Mobile Fidelity Sound Lab MFCD 877 (CD), North Star DS 0004 (LP). David Hancock, eng.; Bruce Foulke, prod. A-D. TT: 52:51

Here, at last, is one huge exception to the "Rule": an outstanding musical performance superbly recorded. Songs My Mother Taught Me is the product of a love affair between violinist Arturo Delmoni and the almost defunct practice of programming only short pieces in recitals. Delmoni's aim was to recreate that lost practice, and the result is stunning.

Richard Lehnert Posted: Dec 29, 2011 Published: May 01, 1988 1 comments
Ry Cooder: Get Rhythm
Warner Bros. 25639 (LP). Ed Cherney, eng.; Ry Cooder, prod. TT: 40:43
John Hiatt: Bring the Family
A&M SP5158 (LP). Larry Hirsch, eng.; John Chelew, prod. TT: 45:26

There are a few white men in American music—Delbert McClinton, Jerry Jeff Walker, John Fogarty, Van Morrison, Joe Ely, and Steve Earle all come to mind—whose music is consistently true, believable, honorable, and unpretentious. Ry Cooder has been one of those names since his solo debut in 1970; with Bring the Family, John Hiatt's must now be added to the list.

Bring the Family is what Robbie Robertson's overrated new album should have been (sorry, Gary Krakow): simple, strong, mature, its feet rock-solid on the ground. "Thing Called Love," in fact, sounds much like the album The Band might have made between The Band and Stage Fright.

J. Gordon Holt Posted: Jan 30, 2012 Published: Apr 01, 1988 0 comments
Beethoven: Sonata No.32, Op.111; Sonata No.21, Op.53 ("Waldstein")
Tibor Szasz, piano
Bainbridge BCD-6275 (CD). Leo de Gar Kulka, eng. & prod. DDD. TT: 58:03

Mozart: Piano Concerto No.13, K.415; Overture to Lucio Silla, K.135
Jeremy Menuhin, piano; George Cleve, 1987 Midsummer Mozart Festival Orchestra
Bainbridge BCD-6273 (CD). Leo de Gar Kulka, eng. & prod. DDD. TT: 36:58

Prokofiev: Alexander Nevsky, Lieutenant Kije
Andre Previn, Los Angeles Philharmonic
Telarc CD-80143 (CD). Jack Renner, eng.; Robert Woods, prod. DDD. TT: 63:37

Rachmaninov: Sonata for Cello and Piano, Op.19
Steven Kates, Montagnana cello; Carolyn Pope Kobler, Bösendorfer piano
Bainbridge BCD-6272 (CD). Leo de Gar Kulka, eng. & prod. DDD. TT: 40:42

The Sounds of Trains, Vols.1 & 2*
Bainbridge BCD-6270, -6271* (CDs). Brad Miller, eng. & prod. DDD. TTs: 60:45, 50:14*

If you read my article in these pages about recording the Cumbres and Toltec Scenic Railway steam trains (January 1987, Vol.10 No.1), you may recall the mention of Colossus. Colossus is the name of a new digital recording system which designer Lou Dorren claims to be different from every other digital system in several ways, none of which has ever been disclosed to us. I had a chance to listen to some tapes made on it shortly after writing the C&TSRR article, but since they were made with a completely unfamiliar microphone (Mobile Fidelity Productions of Nevada's own design) and featured mainly the sounds of trains, airplanes, and other sources of potential ear damage, I couldn't really tell anything about the recording system, except that it had the kind of low end I expect from any respectable digital audio. A sonic evaluation had to wait until I heard Colossus on more familiar terms—that is, with music recordings. Now, that time has come.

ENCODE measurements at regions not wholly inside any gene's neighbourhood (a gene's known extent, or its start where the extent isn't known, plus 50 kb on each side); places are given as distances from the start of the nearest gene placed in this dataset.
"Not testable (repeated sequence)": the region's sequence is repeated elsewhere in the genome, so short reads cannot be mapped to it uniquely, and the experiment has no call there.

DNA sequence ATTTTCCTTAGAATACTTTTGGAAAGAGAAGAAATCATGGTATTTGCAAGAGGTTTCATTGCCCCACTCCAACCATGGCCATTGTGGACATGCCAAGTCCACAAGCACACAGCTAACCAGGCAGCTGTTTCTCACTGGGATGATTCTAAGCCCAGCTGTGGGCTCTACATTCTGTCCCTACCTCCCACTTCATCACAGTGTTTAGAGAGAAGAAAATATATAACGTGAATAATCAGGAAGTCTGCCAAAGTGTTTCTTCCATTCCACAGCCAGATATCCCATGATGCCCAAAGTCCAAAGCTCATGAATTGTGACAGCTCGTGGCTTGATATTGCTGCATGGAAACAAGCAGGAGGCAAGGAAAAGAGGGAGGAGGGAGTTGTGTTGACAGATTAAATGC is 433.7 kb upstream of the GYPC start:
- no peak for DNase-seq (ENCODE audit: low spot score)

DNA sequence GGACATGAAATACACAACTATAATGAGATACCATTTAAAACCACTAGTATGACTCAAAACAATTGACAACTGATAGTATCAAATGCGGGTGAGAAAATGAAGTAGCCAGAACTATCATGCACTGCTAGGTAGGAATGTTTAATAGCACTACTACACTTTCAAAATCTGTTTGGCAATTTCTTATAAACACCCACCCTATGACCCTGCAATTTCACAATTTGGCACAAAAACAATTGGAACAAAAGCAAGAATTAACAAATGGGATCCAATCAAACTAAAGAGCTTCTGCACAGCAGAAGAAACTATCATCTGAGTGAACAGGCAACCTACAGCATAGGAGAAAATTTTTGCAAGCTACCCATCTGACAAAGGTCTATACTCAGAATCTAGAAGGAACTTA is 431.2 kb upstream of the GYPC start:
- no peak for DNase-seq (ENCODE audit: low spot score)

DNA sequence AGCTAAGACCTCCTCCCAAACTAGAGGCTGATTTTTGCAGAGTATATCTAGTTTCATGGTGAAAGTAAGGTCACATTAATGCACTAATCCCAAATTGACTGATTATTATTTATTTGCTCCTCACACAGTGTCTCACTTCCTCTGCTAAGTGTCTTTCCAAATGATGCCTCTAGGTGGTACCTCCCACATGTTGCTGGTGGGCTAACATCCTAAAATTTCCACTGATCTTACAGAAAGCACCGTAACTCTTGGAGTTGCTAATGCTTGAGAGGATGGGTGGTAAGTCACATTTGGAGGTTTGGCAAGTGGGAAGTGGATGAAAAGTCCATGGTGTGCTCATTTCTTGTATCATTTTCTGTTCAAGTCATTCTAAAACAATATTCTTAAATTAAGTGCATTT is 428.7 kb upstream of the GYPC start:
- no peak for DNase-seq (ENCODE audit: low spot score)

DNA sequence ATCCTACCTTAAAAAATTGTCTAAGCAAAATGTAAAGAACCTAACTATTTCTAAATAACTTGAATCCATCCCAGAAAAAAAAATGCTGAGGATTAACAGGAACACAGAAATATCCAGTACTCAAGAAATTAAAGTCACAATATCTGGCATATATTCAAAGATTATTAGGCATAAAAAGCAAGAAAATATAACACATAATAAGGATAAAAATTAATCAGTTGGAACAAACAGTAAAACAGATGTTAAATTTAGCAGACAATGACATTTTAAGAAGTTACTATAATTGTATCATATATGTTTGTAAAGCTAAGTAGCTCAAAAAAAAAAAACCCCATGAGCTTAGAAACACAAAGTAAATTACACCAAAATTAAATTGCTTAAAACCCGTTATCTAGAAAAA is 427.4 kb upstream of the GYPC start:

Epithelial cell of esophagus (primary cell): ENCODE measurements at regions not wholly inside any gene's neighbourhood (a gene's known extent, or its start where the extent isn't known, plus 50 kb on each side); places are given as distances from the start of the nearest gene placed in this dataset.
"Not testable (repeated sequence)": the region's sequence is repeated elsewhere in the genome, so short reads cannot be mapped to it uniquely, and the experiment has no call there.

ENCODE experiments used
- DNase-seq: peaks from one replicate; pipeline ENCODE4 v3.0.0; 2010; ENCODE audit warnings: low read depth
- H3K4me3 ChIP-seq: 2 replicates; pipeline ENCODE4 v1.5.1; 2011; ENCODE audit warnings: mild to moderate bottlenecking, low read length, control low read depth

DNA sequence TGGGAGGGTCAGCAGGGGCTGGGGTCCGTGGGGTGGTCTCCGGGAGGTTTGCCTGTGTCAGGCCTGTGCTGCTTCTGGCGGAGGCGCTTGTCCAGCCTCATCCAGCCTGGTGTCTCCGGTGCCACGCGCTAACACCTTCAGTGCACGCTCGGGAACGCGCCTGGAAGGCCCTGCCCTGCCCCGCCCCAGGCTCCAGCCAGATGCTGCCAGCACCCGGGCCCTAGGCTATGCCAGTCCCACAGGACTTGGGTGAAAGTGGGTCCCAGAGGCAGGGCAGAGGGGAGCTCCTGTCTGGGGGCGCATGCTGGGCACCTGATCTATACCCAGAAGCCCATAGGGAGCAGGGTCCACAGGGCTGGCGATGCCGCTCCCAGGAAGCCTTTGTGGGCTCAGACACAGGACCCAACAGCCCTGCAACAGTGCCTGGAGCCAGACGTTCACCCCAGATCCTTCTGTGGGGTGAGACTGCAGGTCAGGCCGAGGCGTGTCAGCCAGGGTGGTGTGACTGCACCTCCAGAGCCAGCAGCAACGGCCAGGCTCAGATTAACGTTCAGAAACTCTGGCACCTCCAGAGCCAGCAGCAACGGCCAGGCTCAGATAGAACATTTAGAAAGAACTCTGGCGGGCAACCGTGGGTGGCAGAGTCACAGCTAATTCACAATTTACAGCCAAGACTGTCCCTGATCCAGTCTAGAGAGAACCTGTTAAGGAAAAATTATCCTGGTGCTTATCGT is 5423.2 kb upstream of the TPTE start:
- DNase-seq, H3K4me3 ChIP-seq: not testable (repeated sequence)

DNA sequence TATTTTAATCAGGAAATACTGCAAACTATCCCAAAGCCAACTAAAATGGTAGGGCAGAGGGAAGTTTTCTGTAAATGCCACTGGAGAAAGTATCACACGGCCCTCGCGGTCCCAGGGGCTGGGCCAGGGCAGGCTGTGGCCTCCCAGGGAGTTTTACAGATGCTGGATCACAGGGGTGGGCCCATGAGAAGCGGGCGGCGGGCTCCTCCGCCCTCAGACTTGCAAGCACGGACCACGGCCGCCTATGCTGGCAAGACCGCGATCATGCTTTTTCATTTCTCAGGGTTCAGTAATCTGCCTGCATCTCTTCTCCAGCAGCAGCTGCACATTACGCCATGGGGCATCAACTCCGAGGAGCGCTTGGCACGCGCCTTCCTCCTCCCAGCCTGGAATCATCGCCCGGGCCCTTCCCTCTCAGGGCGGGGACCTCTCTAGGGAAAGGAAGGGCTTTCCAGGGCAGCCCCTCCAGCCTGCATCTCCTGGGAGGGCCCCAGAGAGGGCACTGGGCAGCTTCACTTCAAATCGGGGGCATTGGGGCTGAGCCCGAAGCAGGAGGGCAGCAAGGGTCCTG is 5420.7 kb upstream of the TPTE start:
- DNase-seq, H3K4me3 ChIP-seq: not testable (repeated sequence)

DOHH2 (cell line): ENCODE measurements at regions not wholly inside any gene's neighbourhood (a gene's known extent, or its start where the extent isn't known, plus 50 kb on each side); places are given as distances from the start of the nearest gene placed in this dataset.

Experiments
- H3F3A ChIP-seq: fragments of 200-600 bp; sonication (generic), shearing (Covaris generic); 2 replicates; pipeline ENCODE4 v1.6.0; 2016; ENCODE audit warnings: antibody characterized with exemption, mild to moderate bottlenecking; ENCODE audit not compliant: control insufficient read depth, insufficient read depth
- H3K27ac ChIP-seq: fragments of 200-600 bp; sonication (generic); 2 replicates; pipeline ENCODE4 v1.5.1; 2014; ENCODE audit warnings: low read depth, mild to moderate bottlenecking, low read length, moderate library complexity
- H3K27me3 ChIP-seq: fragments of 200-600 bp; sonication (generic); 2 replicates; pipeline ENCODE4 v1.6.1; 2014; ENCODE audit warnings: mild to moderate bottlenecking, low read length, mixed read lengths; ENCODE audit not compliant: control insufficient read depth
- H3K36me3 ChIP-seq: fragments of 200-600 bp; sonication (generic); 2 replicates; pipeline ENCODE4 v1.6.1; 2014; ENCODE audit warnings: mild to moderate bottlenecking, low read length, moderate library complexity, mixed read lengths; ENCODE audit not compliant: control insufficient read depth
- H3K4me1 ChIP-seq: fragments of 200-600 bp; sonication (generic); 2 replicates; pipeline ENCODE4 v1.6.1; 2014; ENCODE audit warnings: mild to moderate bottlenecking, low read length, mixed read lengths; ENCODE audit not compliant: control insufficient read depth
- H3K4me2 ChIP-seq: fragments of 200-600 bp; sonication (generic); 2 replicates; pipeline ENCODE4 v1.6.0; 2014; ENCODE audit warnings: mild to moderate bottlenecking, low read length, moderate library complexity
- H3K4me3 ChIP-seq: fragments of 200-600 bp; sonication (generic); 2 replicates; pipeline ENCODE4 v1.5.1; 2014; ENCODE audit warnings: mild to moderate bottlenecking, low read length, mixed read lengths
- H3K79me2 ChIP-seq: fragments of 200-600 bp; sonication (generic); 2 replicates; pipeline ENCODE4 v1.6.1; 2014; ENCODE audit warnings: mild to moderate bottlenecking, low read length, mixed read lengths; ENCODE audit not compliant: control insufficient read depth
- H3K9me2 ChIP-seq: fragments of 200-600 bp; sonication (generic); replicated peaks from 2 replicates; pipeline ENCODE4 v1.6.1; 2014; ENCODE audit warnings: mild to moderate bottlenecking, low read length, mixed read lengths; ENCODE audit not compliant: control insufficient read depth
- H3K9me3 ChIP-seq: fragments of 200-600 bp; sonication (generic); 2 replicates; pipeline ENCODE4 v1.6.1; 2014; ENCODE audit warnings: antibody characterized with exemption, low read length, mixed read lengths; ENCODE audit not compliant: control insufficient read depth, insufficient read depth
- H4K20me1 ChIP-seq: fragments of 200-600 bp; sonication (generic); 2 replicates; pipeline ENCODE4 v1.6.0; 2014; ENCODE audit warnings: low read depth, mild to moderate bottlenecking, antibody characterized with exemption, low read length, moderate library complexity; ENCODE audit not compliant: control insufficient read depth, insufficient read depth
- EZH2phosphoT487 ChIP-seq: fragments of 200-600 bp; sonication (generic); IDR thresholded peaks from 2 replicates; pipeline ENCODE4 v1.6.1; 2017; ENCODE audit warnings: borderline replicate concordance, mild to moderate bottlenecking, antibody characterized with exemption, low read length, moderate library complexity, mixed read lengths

Richard Lehnert Posted: Feb 22, 2012 Published: Mar 01, 1988 1 comments
Wagner: Lohengrin
Placido Domingo, Lohengrin; Jessye Norman, Elsa; Eva Randova, Ortrud; Siegmund Nimsgern, Telramund; Hans Sotin, Heinrich; Dietrich Fischer-Dieskau, Heerrufer; Vienna State Opera Chorus; Georg Solti, Vienna Philharmonic Orchestra
London 421 053-1 (4 LPs), 421 053-2 (4 CDs). James Lock, John Pellowe, engs.; Christopher Raeburn, prod. DDD. TT: 222:54

It's always surprised me that Lohengrin, Wagner's most awkward, transitional, and static opera, was, for its first 100 years, his most popular. It didn't help, I suppose, that I began my study of things darkly Teutonic with The Ring and Tristan, working forward and backward from there. In Lohengrin we can hear the last reluctant pullings away from operatic conventions—especially choral—of the first half of the 19th century, and the gropings toward full-blown musikdrama—especially in Act II, scene i.